Moving Mentoring Forward: Expanding Access and Inclusion of Youth with Disabilities

Assoc. Editor’s Note: The Center for Evidence-Based Mentoring is a proud supporter of the Highland Street AmeriCorps Ambassadors of Mentoring Program. The 2013-14 cohort of Ambassadors, in collaboration with Mass Mentoring Partnership (MMP) and Partners for Youth with Disabilities (PYD), have created the following training workshop that will take place in Boston, MA on June, 17th (Tuesday). Marty Martinez, CEO of MMP and Chronicle Editorial Board member, published an article highlighting the need for inclusive programming that features the work of Partners for Youth with Disabilities. More recently, Marty published an article that features how the Highland Street AmeriCorps Ambassadors of Mentoring Program and similar service fellowships help strengthen mentoring programs.  Both articles are recommended reading for this training workshop.

Expanding access and inclusion of
youth with disabilities


Tuesday, June 17, 20149 a.m. to 12 p.m., Project Hope, 550 Dudley St., Roxbury, MA

Registration fee (per person): 

$15; current AmeriCorps members and alums attend for free.

Did you know 1 in 5 people has a disability? Whether or not your program specifically targets youth with disabilities, your overall program outcomes will be more successful the more you know about how to best serve this population. This interactive training will help you learn how to adopt or expand an inclusive approach, including legal information, definitions, and statistics; disability etiquette and language; reasonable accommodations; and specific tips for inclusive programming.

 By the end of the workshop, you will:

  • Increase your understanding of mentees with disabilities (statistical outcomes, definitions, terminology, laws, experiences/personal accounts, etc.).
  • Define and explore reasonable accommodations, modifications, and inclusion.
  • Increase your knowledge of resources for mentees with disabilities.
  • Learn tangible next steps towards becoming a more accessible program, or inclusive of all abilities.

This training is best for: 

Any organization seeking to enhance a program to successfully serve youth with disabilities.

About the trainer:

Genelle Thomas, National Center director, Partners for Youth with Disabilities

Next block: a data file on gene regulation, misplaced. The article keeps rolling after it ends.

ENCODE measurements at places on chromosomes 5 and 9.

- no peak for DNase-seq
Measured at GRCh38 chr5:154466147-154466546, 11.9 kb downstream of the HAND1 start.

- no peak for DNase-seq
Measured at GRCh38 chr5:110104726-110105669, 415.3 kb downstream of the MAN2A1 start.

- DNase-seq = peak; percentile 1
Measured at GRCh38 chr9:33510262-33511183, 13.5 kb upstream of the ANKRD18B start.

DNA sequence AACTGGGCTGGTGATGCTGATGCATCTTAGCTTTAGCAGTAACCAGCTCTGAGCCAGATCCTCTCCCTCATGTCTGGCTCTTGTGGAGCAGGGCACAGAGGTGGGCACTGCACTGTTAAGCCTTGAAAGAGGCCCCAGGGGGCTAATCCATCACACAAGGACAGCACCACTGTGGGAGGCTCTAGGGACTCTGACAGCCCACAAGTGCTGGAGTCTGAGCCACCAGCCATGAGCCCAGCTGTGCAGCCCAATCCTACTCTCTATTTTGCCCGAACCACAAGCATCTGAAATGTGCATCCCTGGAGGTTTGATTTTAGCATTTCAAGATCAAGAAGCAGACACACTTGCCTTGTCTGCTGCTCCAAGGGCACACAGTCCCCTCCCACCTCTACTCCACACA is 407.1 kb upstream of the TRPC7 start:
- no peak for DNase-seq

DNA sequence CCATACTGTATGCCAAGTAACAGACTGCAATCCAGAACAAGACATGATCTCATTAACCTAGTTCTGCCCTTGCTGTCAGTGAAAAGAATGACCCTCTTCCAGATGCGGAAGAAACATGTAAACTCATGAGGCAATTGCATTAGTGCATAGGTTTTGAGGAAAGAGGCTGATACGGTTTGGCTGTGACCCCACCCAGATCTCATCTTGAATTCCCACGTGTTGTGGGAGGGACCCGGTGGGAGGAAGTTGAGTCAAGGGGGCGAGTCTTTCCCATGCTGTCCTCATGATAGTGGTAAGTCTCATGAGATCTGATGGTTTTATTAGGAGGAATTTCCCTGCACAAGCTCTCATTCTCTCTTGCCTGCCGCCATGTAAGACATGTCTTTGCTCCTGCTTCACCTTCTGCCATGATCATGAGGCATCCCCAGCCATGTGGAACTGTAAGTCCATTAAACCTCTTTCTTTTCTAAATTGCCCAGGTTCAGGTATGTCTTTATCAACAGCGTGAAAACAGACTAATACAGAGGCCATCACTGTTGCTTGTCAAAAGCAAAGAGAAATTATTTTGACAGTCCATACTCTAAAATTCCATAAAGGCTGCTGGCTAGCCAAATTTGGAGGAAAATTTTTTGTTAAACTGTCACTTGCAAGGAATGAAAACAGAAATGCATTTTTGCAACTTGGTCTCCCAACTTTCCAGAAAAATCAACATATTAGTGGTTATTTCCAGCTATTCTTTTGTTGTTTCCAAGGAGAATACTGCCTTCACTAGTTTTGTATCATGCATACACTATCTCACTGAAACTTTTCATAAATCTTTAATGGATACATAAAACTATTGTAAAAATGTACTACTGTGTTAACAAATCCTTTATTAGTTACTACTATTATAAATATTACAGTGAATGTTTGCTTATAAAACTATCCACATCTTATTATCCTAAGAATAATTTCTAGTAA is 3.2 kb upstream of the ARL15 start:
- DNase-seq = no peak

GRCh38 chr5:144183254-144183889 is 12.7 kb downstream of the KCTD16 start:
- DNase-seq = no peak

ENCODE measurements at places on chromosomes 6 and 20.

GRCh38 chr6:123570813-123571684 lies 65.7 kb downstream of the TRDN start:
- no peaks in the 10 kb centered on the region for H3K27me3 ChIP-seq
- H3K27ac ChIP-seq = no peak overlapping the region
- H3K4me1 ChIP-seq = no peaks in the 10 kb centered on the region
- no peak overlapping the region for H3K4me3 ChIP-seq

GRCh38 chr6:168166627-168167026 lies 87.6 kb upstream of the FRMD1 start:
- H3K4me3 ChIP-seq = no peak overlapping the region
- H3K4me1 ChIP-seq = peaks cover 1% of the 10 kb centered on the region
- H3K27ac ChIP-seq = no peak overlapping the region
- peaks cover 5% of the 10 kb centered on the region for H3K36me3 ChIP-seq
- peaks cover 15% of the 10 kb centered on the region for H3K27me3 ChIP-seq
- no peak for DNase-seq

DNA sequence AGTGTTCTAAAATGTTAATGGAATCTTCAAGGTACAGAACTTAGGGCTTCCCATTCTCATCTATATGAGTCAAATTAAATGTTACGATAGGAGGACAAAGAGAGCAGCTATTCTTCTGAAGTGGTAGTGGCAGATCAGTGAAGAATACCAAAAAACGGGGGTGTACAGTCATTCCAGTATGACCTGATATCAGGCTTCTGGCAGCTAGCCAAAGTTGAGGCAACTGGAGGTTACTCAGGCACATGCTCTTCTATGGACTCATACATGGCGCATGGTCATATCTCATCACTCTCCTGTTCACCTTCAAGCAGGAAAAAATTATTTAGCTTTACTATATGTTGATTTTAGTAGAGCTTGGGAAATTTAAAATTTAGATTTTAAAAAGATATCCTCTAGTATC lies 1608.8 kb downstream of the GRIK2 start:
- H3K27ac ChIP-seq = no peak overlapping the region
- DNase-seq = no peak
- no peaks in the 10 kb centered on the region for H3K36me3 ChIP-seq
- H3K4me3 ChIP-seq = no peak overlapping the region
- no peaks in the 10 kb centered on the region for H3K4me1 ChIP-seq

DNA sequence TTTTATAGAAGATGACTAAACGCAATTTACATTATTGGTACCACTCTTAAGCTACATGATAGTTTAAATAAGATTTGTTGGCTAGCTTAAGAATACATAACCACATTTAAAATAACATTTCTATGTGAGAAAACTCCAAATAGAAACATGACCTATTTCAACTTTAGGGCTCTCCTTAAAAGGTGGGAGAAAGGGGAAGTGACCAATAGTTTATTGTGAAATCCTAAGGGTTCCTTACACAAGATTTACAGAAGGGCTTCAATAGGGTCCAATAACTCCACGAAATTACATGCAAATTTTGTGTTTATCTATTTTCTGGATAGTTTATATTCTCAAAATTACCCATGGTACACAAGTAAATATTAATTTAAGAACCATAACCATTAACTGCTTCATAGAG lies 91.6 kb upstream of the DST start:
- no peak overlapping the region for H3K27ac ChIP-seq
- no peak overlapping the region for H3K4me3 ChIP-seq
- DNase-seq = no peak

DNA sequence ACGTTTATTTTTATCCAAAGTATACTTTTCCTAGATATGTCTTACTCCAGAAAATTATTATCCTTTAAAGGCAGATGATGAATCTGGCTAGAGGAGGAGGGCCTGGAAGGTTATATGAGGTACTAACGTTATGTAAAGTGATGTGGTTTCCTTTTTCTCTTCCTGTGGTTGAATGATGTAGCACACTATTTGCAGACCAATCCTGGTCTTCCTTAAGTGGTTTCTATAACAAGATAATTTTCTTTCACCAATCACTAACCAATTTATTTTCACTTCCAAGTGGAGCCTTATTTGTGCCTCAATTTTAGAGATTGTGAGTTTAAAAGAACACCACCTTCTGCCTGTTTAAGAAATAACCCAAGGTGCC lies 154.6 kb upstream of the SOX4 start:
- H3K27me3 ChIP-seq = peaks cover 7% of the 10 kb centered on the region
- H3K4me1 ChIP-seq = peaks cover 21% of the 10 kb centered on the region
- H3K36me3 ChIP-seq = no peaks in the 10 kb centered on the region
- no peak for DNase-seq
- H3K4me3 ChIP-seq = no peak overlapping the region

With more than 16 years of experience in non-profit management, Genelle’s career highlights include helping launch the National Center for Mentoring Youth with Disabilities in 2005; co-authoring “Best Practices Guide for Mentoring Youth with Disabilities;” writing and publishing a White Paper for the U.S. Department of Labor, Office on Disability Employment Policy, “Aspire, Achieve, Empower: Important Steps for the Inclusion of Youth with Disabilities in America’s Mentoring Programs;” and presenting on issues related to mentoring, youth development, inclusion, and transition. She holds a B.A. in psychology and M.A. in educational psychology from University of Nebraska-Lincoln and a graduate certificate in non-profit management from Harvard University. Genelle was chosen as one of the Top 20 “Women of Influence” in 2011 and “40 Under 40” in 2012 by the Jacksonville Business Journal (Florida).

For more information about this training please contact Ariel Folkerts at 617.695.2440 or
Find more resources and training opportunities at

MSA logo  
Each year, the Highland Street AmeriCorps Ambassadors of Mentoring plan and execute an initiative to strengthen Massachusetts mentoring programs and create lasting results. With support from Mass Mentoring Partnership, the Ambassadors create unique and impactful projects ranging from match activity events to public awareness campaigns and organizational resources, and more. This year, in partnership with Partners for Youth with Disabilities, we are excited to bring a Disability Inclusion and Awareness training to the field of mentoring in Massachusetts.